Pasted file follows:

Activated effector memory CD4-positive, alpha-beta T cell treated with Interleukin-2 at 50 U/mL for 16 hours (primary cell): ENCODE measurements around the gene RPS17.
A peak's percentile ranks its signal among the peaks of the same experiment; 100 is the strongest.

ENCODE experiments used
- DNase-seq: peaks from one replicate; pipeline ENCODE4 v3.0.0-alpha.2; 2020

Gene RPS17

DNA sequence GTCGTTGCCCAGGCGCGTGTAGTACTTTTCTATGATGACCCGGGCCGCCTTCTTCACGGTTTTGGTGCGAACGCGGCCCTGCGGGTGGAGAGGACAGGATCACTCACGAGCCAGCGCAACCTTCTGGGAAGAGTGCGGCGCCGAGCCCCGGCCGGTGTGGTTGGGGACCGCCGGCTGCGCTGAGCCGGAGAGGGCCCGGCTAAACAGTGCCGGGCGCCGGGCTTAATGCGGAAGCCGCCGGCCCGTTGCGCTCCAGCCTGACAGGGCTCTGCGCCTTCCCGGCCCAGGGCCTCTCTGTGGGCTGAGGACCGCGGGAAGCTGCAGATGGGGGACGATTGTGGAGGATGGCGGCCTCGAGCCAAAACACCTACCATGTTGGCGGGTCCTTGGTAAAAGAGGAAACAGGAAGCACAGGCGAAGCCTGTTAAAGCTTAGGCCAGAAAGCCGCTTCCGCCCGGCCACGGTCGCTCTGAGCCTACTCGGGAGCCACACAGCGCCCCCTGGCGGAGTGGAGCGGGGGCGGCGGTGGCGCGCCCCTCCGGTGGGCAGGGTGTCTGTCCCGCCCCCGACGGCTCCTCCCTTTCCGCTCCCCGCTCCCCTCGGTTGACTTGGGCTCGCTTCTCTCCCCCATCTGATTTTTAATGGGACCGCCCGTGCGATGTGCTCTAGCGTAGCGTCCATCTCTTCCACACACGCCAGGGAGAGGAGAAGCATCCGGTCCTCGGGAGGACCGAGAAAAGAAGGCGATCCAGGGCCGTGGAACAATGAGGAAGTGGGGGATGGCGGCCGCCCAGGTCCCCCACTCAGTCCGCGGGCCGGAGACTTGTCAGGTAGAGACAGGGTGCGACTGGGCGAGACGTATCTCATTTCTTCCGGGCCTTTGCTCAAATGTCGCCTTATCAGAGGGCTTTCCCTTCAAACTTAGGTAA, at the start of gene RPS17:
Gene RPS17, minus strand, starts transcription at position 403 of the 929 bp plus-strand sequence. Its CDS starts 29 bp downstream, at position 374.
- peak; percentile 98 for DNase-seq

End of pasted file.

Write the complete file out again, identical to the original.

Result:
Activated effector memory CD4-positive, alpha-beta T cell treated with Interleukin-2 at 50 U/mL for 16 hours (primary cell): ENCODE measurements around the gene RPS17.
A peak's percentile ranks its signal among the peaks of the same experiment; 100 is the strongest.

ENCODE experiments used
- DNase-seq: peaks from one replicate; pipeline ENCODE4 v3.0.0-alpha.2; 2020

Gene RPS17

DNA sequence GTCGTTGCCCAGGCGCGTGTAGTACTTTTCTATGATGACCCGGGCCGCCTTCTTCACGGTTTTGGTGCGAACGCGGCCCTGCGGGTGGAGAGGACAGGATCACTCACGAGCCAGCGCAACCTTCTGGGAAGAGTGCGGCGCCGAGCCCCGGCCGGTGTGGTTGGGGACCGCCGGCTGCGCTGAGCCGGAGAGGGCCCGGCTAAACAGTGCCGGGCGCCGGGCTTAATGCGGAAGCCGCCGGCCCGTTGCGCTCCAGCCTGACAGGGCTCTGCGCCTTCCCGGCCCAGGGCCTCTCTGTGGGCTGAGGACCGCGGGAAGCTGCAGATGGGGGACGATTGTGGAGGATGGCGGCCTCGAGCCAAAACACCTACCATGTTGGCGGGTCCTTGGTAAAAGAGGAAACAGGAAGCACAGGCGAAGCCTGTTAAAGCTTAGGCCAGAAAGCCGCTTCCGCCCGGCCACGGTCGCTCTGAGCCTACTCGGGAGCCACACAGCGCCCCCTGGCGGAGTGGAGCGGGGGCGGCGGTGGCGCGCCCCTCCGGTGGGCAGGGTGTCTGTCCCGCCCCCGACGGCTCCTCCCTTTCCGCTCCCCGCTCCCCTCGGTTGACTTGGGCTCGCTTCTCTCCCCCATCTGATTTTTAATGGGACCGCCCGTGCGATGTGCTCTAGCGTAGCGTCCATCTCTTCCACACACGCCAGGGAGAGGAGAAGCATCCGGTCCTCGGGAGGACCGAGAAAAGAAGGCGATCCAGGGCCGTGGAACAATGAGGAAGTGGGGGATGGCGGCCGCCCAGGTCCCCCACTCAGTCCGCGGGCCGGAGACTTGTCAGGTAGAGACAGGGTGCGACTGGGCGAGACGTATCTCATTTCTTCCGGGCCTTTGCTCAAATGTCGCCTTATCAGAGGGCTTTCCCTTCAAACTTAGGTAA, at the start of gene RPS17:
Gene RPS17, minus strand, starts transcription at position 403 of the 929 bp plus-strand sequence. Its CDS starts 29 bp downstream, at position 374.
- peak; percentile 98 for DNase-seq